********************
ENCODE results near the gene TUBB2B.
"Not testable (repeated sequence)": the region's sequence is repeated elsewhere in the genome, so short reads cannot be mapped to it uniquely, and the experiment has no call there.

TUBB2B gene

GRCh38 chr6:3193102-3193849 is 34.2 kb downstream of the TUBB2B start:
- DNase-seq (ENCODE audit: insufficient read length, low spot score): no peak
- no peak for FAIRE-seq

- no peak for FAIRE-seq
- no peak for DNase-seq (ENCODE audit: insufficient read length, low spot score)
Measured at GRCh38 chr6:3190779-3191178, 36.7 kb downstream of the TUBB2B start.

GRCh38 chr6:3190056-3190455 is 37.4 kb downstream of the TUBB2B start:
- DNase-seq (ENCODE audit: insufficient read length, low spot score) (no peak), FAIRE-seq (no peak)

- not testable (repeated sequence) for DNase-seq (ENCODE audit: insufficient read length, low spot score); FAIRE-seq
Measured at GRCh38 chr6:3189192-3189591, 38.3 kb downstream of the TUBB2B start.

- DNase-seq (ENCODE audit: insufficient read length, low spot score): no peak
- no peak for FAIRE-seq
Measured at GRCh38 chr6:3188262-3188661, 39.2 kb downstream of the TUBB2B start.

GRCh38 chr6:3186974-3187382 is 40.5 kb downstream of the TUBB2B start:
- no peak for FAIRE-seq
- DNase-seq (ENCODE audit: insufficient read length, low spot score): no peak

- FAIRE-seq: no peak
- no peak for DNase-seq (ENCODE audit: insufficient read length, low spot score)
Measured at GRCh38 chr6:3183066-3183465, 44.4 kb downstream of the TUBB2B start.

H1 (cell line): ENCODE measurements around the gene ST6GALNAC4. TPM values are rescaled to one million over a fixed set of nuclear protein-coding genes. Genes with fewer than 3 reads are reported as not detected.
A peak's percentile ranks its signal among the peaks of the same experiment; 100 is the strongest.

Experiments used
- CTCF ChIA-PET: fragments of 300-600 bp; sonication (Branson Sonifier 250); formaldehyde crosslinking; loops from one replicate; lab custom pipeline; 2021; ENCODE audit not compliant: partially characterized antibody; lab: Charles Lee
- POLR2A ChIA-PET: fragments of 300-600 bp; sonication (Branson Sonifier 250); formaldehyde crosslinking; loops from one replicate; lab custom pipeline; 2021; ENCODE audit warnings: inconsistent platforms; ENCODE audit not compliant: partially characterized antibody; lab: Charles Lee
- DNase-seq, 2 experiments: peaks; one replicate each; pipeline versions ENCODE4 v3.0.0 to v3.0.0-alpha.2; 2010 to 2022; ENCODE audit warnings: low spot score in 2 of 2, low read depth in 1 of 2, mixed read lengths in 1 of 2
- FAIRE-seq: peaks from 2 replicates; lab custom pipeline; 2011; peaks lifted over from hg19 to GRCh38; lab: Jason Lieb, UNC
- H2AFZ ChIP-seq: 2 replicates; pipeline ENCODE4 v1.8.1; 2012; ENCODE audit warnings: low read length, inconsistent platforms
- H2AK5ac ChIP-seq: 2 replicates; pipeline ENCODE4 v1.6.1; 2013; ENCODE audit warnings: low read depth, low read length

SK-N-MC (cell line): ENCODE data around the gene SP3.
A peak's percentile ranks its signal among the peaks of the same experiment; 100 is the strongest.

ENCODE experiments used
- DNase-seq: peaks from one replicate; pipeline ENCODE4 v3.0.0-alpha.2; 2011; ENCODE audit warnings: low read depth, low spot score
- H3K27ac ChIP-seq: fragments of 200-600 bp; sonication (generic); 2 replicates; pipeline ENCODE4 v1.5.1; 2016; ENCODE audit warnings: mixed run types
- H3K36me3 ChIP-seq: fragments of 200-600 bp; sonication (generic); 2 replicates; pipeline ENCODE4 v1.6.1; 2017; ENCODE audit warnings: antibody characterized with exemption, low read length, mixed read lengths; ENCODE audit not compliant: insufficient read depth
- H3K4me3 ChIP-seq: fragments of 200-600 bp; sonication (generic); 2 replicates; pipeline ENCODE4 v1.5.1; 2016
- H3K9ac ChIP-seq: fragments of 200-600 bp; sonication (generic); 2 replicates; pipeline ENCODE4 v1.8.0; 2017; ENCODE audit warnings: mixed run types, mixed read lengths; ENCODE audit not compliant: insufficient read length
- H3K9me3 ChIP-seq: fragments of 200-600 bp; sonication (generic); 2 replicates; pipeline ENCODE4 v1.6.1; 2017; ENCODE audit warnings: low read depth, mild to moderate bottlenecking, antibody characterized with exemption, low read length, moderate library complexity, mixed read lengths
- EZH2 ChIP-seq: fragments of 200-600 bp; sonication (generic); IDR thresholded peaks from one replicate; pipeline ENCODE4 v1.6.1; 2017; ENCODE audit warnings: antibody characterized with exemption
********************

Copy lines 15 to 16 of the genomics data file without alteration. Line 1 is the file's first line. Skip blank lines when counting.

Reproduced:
- no peak for FAIRE-seq
Measured at GRCh38 chr6:3188262-3188661, 39.2 kb downstream of the TUBB2B start.